Spoiler warning. We highly recommend reading Shattered Blue before reading this interview.
There are details shared about the plot that could spoil your enjoyment of the novel as Lauren Bird Horowitz intended and we definitely don’t want that. Consider yourselves warned!
Also, if you haven’t already, check out our review of Shattered Blue.
Noa is a young poet just trying to find her way in a world without her sister. The only bright spot in Noa’s life is her baby sister Sasha, and the warmth that bubbles out of her when Noa needs it most. Then Noa meets Callum. She pushes thoughts of him away until it just seems impossible to resist whatever is dragging them toward each other anymore.
Callum’s reality helps Noa to see things in a way she may never have before, but it comes at a price. His banishment to a world where the only way he can gain power is through taking Light from humans is a torture his father couldn’t have predicted, especially when the Light is as pure and enticing as Noa’s. It isn’t until you meet the final piece of the puzzle that you understand the story Shattered Blue is really telling. That final piece? Callum’s brother, Judah.
Interview with Lauren Bird Horowitz
Where did the idea for ‘Shattered Blue’ come from?
Shattered Blue kind of burst out of me at a time when I had been doing a lot of writing for hire and on collaborative projects, and I really wanted a project that was just mine. I’d been slowly building the fae world in my head for years, puzzling out its laws and mythology, the lore of Darius and Lorelei and the Colorlines, always knowing that at some point it was a story I wanted to tell and a realm I needed to explore. I finally dove in when I was going through the process of buying my very first home (VERY stressful!) and I needed somewhere more elaborate than my poetry where I could escape.
Immediately, I knew the heroine and entry point would be Noa, a girl whose most true self was being buried by responsibilities in the real world, but whom you could glimpse through her poetry, the secret language of her spirit. I was like that as a teenager and I still feel like that now — still on a journey to try to be my truest, most creative self in the real world—and so Noa became my touchstone. She is learning to share her innermost soul with the world, and I am too, especially now with the novel’s publication for a wider audience. In a way, I began writing her journey to help me with mine.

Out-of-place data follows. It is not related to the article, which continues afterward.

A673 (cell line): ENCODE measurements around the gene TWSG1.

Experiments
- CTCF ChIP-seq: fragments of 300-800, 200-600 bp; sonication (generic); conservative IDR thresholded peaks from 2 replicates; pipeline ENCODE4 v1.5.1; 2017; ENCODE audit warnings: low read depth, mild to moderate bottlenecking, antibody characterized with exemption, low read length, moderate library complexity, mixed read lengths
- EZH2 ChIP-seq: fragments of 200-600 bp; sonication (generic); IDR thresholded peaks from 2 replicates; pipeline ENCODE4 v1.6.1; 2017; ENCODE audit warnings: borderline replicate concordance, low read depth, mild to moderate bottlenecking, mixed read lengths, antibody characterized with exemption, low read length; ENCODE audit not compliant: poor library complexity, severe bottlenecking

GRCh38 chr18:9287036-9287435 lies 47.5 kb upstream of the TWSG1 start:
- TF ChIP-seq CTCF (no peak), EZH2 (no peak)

Once I’d met Noa, I realized Aurora was made for her. Because I wanted her, as she becomes the Girl-Beast Poet Warrior that she is, to discover an outside world just as magical as the ones she imagines in her poems. And complicated too, with characters like Callum and Judah who are not just one thing, good or bad or responsible or lazy or honest or liars—but everything, the way Noa is. The way all young adults are — really everyone is.
What do you do to stay inspired? Do you reach toward music, or poetry, or something entirely different when you need a little boost to keep writing?
I love spending time with my rescue pup, Ninja, who is basically the love of my life (no offense to my people loves ;) ). I figured out all of the trickiest twists of Shattered Blue while playing Frisbee with her on Kauai’s beaches and in the ocean using this janky little voice recorder that is basically pre-historic (it really has only the record function and one button, true local style). While we play, I record my thoughts as they come and transcribe them to my computer later. That’s also how I wrote book two, and how now I’m working out the tangles of everything going into book three. But I am definitely also inspired by so many other artists too, from all kinds of works. My favorite thing in the world is how passion just multiplies across genres, crafts, even lifespans. From Eminem (THE poet of the current age, in my opinion) to Stephen Sondheim (there is no more perfect lyric score than Into the Woods) to the instagram photos of @kauaicolors that capture my home so gorgeously, to the stellar handmade metalwork done by jewelry artist Zoe Cope… it all keeps me energized and thinking. I certainly also have literary standbys that are all-time inspirations as well—Emily Dickinson, ee cummings, Anne Marie MacDonald, and Stephanie Meyer.
While we’ve seen your book described as dystopian, it almost reads more like fantasy, with worlds existing right alongside ours that we were simply never privy to before. Do you prefer one label to another for ’Shattered Blue’?